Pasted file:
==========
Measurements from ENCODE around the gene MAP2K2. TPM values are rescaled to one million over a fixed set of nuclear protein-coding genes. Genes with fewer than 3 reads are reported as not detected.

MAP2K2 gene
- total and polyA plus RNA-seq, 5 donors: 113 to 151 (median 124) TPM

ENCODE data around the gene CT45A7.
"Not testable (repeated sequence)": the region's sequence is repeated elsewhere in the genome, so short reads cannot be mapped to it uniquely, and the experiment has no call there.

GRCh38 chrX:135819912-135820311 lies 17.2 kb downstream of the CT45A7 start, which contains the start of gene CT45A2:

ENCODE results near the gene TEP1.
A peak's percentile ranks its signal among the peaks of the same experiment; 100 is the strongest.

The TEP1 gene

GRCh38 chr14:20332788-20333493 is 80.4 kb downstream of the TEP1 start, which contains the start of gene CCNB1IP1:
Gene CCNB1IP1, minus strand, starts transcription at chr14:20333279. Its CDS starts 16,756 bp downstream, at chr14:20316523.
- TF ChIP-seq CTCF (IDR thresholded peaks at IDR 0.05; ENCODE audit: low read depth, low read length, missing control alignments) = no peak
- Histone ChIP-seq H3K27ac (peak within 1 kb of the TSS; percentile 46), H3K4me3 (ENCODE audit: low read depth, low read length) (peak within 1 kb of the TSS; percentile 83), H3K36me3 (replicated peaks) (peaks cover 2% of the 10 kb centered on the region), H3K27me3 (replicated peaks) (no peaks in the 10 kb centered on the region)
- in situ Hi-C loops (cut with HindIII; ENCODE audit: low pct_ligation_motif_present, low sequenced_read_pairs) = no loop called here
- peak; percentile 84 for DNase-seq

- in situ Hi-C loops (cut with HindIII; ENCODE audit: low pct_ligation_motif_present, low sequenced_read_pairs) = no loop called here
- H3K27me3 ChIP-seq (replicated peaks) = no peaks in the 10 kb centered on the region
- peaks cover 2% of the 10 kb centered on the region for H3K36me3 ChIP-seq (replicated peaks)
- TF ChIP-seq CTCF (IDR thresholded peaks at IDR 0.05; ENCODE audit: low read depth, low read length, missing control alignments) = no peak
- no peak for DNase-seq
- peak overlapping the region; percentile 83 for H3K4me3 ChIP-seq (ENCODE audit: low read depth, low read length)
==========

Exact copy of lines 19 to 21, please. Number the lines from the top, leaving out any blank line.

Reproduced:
- TF ChIP-seq CTCF (IDR thresholded peaks at IDR 0.05; ENCODE audit: low read depth, low read length, missing control alignments) = no peak
- no peak for DNase-seq
- peak overlapping the region; percentile 83 for H3K4me3 ChIP-seq (ENCODE audit: low read depth, low read length)